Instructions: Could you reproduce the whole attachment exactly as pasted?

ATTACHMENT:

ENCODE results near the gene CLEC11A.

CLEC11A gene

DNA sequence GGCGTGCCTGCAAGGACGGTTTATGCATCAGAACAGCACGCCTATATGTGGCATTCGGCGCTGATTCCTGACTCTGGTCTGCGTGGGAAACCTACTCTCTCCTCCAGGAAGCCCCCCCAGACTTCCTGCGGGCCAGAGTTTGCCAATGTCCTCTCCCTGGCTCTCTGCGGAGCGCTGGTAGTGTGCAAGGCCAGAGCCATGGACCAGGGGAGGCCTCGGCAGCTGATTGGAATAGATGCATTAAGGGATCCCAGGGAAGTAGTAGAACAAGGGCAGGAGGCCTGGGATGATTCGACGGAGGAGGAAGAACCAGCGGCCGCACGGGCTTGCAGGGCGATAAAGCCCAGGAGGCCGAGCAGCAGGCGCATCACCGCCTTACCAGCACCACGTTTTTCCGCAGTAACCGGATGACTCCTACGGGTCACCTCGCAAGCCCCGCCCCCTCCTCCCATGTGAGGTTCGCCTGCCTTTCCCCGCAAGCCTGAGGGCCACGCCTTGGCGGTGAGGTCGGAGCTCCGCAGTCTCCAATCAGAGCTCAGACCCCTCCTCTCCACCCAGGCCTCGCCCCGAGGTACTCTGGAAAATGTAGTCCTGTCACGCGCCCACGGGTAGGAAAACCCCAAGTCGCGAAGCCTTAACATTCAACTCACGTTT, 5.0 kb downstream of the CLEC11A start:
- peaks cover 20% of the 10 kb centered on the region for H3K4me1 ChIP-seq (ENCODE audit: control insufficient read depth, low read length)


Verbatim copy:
ENCODE results near the gene CLEC11A.

CLEC11A gene

DNA sequence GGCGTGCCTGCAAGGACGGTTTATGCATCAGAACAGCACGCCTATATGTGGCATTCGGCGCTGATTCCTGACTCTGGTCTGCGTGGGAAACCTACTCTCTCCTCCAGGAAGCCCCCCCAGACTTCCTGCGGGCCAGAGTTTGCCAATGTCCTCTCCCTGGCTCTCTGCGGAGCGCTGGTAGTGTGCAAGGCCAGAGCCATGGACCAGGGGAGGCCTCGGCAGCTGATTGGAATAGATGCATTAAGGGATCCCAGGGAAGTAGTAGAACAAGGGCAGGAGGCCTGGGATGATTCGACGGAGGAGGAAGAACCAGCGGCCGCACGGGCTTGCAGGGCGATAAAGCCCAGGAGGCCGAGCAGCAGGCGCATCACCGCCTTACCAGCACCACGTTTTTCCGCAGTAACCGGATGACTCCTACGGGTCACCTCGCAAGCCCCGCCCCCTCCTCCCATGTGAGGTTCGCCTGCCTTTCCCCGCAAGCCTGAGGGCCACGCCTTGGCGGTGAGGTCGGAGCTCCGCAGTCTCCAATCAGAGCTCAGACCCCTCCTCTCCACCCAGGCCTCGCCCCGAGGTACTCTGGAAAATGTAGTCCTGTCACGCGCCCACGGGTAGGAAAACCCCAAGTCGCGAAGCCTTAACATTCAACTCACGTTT, 5.0 kb downstream of the CLEC11A start:
- peaks cover 20% of the 10 kb centered on the region for H3K4me1 ChIP-seq (ENCODE audit: control insufficient read depth, low read length)